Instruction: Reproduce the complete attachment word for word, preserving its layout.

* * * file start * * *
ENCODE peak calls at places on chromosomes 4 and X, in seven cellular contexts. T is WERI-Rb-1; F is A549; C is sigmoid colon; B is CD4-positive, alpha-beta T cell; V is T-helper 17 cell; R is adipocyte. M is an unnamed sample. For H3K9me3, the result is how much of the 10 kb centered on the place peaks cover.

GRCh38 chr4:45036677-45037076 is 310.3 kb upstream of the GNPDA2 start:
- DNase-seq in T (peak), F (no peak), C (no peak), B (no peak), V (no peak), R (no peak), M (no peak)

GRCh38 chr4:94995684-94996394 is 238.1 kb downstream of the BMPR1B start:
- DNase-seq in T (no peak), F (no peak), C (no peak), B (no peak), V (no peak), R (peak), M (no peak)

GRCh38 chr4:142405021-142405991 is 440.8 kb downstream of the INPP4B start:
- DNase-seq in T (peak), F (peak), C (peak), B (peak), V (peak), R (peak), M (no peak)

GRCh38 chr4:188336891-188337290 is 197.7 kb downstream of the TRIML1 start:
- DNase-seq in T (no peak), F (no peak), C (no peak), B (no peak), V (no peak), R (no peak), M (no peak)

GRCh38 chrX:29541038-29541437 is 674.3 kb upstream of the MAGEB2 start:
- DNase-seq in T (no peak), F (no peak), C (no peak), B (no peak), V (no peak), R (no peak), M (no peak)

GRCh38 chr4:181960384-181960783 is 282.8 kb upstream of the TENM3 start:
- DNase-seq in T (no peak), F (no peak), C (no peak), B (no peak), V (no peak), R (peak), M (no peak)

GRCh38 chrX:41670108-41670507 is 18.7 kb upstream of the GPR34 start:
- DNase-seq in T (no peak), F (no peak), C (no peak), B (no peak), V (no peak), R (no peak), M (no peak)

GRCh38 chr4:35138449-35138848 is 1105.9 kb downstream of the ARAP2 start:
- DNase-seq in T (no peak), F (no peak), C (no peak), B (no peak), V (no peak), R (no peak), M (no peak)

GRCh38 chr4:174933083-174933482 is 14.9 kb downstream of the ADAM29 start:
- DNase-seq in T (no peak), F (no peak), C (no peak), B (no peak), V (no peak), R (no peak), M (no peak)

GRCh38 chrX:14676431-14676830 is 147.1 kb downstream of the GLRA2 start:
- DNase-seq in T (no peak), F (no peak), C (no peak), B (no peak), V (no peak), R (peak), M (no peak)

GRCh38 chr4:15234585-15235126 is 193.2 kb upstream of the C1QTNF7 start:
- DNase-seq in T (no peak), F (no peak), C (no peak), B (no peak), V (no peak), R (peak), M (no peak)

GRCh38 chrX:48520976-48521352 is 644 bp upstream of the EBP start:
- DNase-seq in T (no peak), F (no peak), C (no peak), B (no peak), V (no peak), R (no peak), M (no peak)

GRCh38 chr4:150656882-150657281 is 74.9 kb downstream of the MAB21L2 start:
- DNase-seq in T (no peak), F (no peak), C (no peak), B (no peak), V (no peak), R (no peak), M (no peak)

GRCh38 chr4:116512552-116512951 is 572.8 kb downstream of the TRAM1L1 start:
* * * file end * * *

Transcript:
ENCODE peak calls at places on chromosomes 4 and X, in seven cellular contexts. T is WERI-Rb-1; F is A549; C is sigmoid colon; B is CD4-positive, alpha-beta T cell; V is T-helper 17 cell; R is adipocyte. M is an unnamed sample. For H3K9me3, the result is how much of the 10 kb centered on the place peaks cover.

GRCh38 chr4:45036677-45037076 is 310.3 kb upstream of the GNPDA2 start:
- DNase-seq in T (peak), F (no peak), C (no peak), B (no peak), V (no peak), R (no peak), M (no peak)

GRCh38 chr4:94995684-94996394 is 238.1 kb downstream of the BMPR1B start:
- DNase-seq in T (no peak), F (no peak), C (no peak), B (no peak), V (no peak), R (peak), M (no peak)

GRCh38 chr4:142405021-142405991 is 440.8 kb downstream of the INPP4B start:
- DNase-seq in T (peak), F (peak), C (peak), B (peak), V (peak), R (peak), M (no peak)

GRCh38 chr4:188336891-188337290 is 197.7 kb downstream of the TRIML1 start:
- DNase-seq in T (no peak), F (no peak), C (no peak), B (no peak), V (no peak), R (no peak), M (no peak)

GRCh38 chrX:29541038-29541437 is 674.3 kb upstream of the MAGEB2 start:
- DNase-seq in T (no peak), F (no peak), C (no peak), B (no peak), V (no peak), R (no peak), M (no peak)

GRCh38 chr4:181960384-181960783 is 282.8 kb upstream of the TENM3 start:
- DNase-seq in T (no peak), F (no peak), C (no peak), B (no peak), V (no peak), R (peak), M (no peak)

GRCh38 chrX:41670108-41670507 is 18.7 kb upstream of the GPR34 start:
- DNase-seq in T (no peak), F (no peak), C (no peak), B (no peak), V (no peak), R (no peak), M (no peak)

GRCh38 chr4:35138449-35138848 is 1105.9 kb downstream of the ARAP2 start:
- DNase-seq in T (no peak), F (no peak), C (no peak), B (no peak), V (no peak), R (no peak), M (no peak)

GRCh38 chr4:174933083-174933482 is 14.9 kb downstream of the ADAM29 start:
- DNase-seq in T (no peak), F (no peak), C (no peak), B (no peak), V (no peak), R (no peak), M (no peak)

GRCh38 chrX:14676431-14676830 is 147.1 kb downstream of the GLRA2 start:
- DNase-seq in T (no peak), F (no peak), C (no peak), B (no peak), V (no peak), R (peak), M (no peak)

GRCh38 chr4:15234585-15235126 is 193.2 kb upstream of the C1QTNF7 start:
- DNase-seq in T (no peak), F (no peak), C (no peak), B (no peak), V (no peak), R (peak), M (no peak)

GRCh38 chrX:48520976-48521352 is 644 bp upstream of the EBP start:
- DNase-seq in T (no peak), F (no peak), C (no peak), B (no peak), V (no peak), R (no peak), M (no peak)

GRCh38 chr4:150656882-150657281 is 74.9 kb downstream of the MAB21L2 start:
- DNase-seq in T (no peak), F (no peak), C (no peak), B (no peak), V (no peak), R (no peak), M (no peak)

GRCh38 chr4:116512552-116512951 is 572.8 kb downstream of the TRAM1L1 start: